"Our work is work, too," Bynx said. "If we're going to be taxpaying, good-neighbor citizens in the state of Vermont, I don't want to look at local laws and see words like that referencing my personhood."
Bynx doesn't put much stock in the idea that editing the charter would encourage sex trafficking in Burlington.
"It is a massive, catastrophizing exaggeration," Bynx said. "This is not about opening brothels at the waterfront in Burlington; this is about humanizing a shadow demographic of people."
Sex trafficking survivor Tricia Grant, a Maine resident who testified at council meetings, interprets the charter change differently. Though Bynx and others say they entered the profession by choice, Grant says her experience being sold for sex, including in Vermont, taught her that prostitution is rarely voluntary. She worries that without a local law in place, police will turn a blind eye to exploitation.
Trafficking has gotten local attention before. In 2014, a Seven Days exposé revealed that forced prostitution was commonplace in local Asian massage parlors, though the traffickers were never arrested. And in 2018, a New Hampshire couple was arrested for forcing women to sell sex in a South Burlington hotel.
In 2019, federal authorities won a conviction against Burlington-area trafficker Brian Folks, who exploited his victims' opioid addictions to recruit them as prostitutes and drug runners. He's serving 22 years in prison.
At council debates, representatives from several national advocacy groups and other trafficking survivors worried that the number of such cases would rise if Burlington changed its charter. Rachel Foster, cofounder of World Without Exploitation, a coalition of 200 organizations, traveled from New York City to Burlington three times to testify against the city's "alarming" ballot item. Foster says passing the charter change would signal to traffickers that Burlington is a safe place to do business.
"The message gets through that [they] can do this with impunity," Foster said. "[It would be] heard loud and clear that ... in Burlington, the state laws are not being enforced."
The advocates' testimony resonated with some city officials at last week's public hearing about putting the question on the ballot. Councilor Joan Shannon (D-South District), who ultimately voted for the proposal, said she was becoming "increasingly uncomfortable" after hearing Foster and others describe the repeal as a step toward decriminalizing sex work, a policy Shannon does not support.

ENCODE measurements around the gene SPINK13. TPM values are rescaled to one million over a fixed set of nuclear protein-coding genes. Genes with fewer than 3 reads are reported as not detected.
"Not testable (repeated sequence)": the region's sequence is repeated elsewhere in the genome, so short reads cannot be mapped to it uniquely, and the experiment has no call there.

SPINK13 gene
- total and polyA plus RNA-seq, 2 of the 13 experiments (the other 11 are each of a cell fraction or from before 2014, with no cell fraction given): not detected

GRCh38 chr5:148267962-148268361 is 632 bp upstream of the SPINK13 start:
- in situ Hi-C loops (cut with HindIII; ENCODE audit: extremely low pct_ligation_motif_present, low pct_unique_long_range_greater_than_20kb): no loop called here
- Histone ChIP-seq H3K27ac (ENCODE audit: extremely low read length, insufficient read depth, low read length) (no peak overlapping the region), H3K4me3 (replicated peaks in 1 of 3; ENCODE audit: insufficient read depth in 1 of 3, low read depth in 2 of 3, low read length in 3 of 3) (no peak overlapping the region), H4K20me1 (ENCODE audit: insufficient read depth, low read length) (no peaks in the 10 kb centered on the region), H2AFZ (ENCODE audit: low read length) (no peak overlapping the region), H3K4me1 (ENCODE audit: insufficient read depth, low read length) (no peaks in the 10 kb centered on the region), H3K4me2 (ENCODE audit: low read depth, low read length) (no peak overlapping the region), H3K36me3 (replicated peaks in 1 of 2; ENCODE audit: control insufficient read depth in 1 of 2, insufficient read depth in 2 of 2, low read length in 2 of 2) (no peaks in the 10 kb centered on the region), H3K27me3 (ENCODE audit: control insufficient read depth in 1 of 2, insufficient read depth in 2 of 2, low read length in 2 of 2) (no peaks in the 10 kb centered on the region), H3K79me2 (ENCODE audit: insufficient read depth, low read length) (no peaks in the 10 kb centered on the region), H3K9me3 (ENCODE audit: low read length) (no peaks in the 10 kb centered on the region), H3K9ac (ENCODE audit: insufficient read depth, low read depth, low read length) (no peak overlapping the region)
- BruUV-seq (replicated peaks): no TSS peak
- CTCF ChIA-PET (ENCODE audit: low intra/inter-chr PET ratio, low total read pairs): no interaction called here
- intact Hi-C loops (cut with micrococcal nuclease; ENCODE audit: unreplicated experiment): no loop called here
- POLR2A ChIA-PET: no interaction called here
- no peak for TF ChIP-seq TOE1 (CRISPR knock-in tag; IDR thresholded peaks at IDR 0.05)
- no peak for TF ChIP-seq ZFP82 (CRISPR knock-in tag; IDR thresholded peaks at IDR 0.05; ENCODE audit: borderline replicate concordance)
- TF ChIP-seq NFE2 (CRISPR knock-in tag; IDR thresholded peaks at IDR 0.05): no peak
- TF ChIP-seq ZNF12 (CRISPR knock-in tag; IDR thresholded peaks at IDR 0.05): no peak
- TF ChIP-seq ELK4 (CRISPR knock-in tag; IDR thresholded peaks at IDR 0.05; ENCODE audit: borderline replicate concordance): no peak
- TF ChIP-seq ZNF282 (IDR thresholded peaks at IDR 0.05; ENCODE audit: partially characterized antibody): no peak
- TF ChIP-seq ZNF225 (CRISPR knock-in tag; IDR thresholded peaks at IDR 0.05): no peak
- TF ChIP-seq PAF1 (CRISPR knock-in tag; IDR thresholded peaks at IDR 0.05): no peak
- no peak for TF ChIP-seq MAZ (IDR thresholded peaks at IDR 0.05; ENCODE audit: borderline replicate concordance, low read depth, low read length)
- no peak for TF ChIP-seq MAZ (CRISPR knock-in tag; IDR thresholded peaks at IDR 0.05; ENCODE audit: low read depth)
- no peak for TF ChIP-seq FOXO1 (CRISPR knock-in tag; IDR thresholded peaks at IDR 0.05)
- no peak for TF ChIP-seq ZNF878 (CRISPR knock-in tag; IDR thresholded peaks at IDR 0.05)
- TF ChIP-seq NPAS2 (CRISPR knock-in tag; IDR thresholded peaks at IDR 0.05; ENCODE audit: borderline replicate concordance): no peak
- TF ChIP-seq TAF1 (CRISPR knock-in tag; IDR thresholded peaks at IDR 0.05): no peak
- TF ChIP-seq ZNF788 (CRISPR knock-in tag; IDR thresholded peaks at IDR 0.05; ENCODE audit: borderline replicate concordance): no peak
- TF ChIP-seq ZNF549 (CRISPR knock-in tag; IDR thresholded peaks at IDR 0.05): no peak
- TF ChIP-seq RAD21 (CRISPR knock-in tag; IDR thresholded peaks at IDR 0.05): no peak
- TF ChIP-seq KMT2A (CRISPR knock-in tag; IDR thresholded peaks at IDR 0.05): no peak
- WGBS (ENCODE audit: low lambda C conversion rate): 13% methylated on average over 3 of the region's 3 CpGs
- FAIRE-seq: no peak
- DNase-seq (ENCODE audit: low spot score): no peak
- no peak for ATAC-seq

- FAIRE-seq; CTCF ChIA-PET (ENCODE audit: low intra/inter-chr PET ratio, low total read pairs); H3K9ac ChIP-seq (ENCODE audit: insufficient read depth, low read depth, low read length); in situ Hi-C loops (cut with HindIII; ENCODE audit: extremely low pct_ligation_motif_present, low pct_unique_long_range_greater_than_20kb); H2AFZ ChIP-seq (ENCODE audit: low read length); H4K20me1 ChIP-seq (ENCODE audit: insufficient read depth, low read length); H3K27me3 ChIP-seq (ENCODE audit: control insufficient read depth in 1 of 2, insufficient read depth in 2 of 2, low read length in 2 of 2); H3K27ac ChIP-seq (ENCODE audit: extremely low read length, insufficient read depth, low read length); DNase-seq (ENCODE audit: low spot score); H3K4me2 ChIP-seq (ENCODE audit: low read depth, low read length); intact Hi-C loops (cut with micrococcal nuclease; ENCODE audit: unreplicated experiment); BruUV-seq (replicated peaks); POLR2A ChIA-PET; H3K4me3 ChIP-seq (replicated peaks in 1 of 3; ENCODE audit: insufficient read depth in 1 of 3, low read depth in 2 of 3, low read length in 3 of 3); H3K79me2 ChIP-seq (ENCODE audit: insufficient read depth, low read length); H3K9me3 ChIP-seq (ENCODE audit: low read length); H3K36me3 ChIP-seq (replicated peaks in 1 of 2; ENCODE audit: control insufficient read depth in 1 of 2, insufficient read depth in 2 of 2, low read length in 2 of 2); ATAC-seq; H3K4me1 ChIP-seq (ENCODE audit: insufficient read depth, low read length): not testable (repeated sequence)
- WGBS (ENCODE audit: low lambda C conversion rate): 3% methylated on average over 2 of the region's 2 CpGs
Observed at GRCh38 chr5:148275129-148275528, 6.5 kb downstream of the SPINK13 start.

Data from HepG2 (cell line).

Others, however, dismissed the notion that the charter change would increase illicit sexual behavior. Councilor Sarah Carpenter (D-Ward 4) noted that other communities, including Essex, Colchester and South Burlington, don't have anti-sex-work clauses in their charters, "and prostitution hasn't become a booming business" in those places.
Many of the opponents to the Burlington-specific change are out-of-state groups, some known for their conservative stands. One public commenter was from the National Center on Sexual Exploitation, an anti-pornography outfit formerly known as Morality in Media. Councilor Freeman said the organization's foundation as a religious-right group raises questions about its motives and whether its advocacy is rooted in discriminatory or regressive beliefs about sex. The center bills itself as "nonsectarian and nonpartisan," though advocates from faith-based groups did also testify at council meetings.
"It makes me wonder what the role of conservative, religious ideologies is in matters of personal liberty and public health," Freeman said.
For all its intricacies, the debate in Burlington could become moot if a new state law came to pass. Earlier this month, state Rep. Selene Colburn (P-Burlington) introduced a bill similar to one she sponsored in 2020 that would decriminalize sex work for both the buyer and the seller, while still retaining prohibitions against trafficking. The earlier bill didn't advance because the pandemic hit soon after.
Colburn doesn't think the latest version is on a fast-track for approval this session. But if it did eventually pass, Colburn said, she'd hate to see Burlington "left behind" with an outdated law still in place.
"It's deeply offensive ... and it's also just impossible to interpret," she said. "It just doesn't belong."